To honor this Californian’s visit, all precipitation ceased. On the right, the clouds summon fallen rainwater from the ground back into the atmosphere. Massive mounds of moisture float overhead like flying fleece. The pier, too, seems to be floating, above the fleece. The locals, sitting on the benches, must feel they are soaring. In the end, the clouds departed, leaving nothing but crystal-clear Northwest Air™.
For the rest of my stay in Portland, the air remained clear and sunny, like in this picture. The Mountain is Mount Hood, an old volcano, one of many in the area. The falls are Willamette Falls in the Willamette River. This valley marks the end of the famous Oregon Trail, which brought so many settlers from the eastern United States, which displaced, of course, many of the people who had been living there for the previous millennia.
Another local volcano, Mount Saint Helens, used to sport a sharp peak at the top like the others, but then it rather spectacularly blew it all off in 1980, flattening an entire region of forest, and spouting ash all over Portland (and other places). Yeah, those were exciting days! This is the view from “Rocky Butte,” a tall promontory in Northeast Portland not far from my family’s homes.
Here’s a patch of Northeast Portland, seen from Rocky Butte. Many years ago, a Dutch friend of mine came to visit Portland. He never could get over the sight of so many trees growing all over everywhere. This shot compacts them quite a bit, but it’s true. This is the city, not the countryside. If not for the trees, you’d see only houses.
Trees are so sacred to Portlanders that the city recently made it illegal to trim them without the guidance of a professional arborist.
This part of the waterfront is dedicated to Japanese-Americans. It’s located not far from the old “Japantown,” which no longer exists. Various monuments call to memory the way these citizens were mistreated during World War II. It’s good to keep such self-critical monuments in the public eye, even if most people are jogging by too fast to read them.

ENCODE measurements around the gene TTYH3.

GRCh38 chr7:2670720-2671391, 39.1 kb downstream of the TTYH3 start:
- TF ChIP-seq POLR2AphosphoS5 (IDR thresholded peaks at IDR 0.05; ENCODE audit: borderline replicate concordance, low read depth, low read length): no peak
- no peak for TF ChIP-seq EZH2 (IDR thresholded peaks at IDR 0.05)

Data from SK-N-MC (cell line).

I recall a string of self-critical monuments along the waterfront in Bonn, Germany, bringing to mind the World War II excesses in that country. I’ve never seen any self-critical memorials in China, but perhaps I just haven’t looked hard enough yet.
Yes, there is a Chinatown in Portland. But unlike its sisters in Oakland and San Francisco, there’s not much to write home about. For one thing, there are hardly any trees. For another, there’s no block jammed with Chinese grocery stores. Still, it does have an impressive gate. I suspect, though, that not many of the city’s Chinese citizens live there.
And then there’s Powell’s City of Books. They spent a year remodeling the main entrance on the corner of Burnside and NW Tenth Avenue. Powell’s is one of the truly great booksellers, its main store one of the largest anywhere. It was the first book shop (that I know of) which, decades ago, installed a coffee shop for the convenience of browsers.
Now the entire front room is encased in wrap-around windows. The effect is to draw the outer environment into the store, along with lots of customers. Any book lover who visits Portland owes it to themselves to visit Powell’s.
As for me, I spent a lot of time visiting family, and sleeping. For some reason, I really slept well up there. And I even got home-cooked meals from my mother. It was a thousand-kilometer drive each way, but it was worth it.
And I even stopped in Rice Hill, Oregon, each way for some scoops of that classic Umpqua ice cream.
The Way Back
So, in three days, I’ll be wending my way back to the CCP, the Chinese capitalist paradise. No one has thought to inform me of my teaching schedule, but that’s pretty normal. I suspect that I’ll start teaching again sometime around the eighth or ninth of March. We’ll just have to wait and see. Usually I nag them until somebody tells me. This semester, I got tired of that. I wonder if they’ll let me know before or after my first class takes place?
It’s a pretty good thing I’m going back. As usual, I gained lots of weight while in America. It’s much easier to eat more moderately in China. Hopefully that’s what’s going to happen. I’m also hoping to be doing a lot more walking (on days when the pollution is not severe).
As always, I welcome any communication. Somebody asked me the other day what the hardest part of living in China is. I had to answer that it’s the fact that so little communication ever takes place there.
One of my Chinese colleagues recently asked me to compare the students’ English to the state of English in general in China. I had to answer that, except for my own students and a couple Chinese wives married to Americans, almost no Chinese person ever speaks English to me (or for that matter, communicates at all), including most of the English teachers, so how can I judge?
Anyway, I’ll close with one more beautiful scene from our lovely Pacific Northwest, taken through the windshield on my drive from Portland. That’s Mt. McLoughlin, another old volcano, in the background, and the Rogue River Valley near Central Point in the foreground. What you don’t see, of course, is that crystal-clear air, through which you can see not just for miles, but for tens of miles.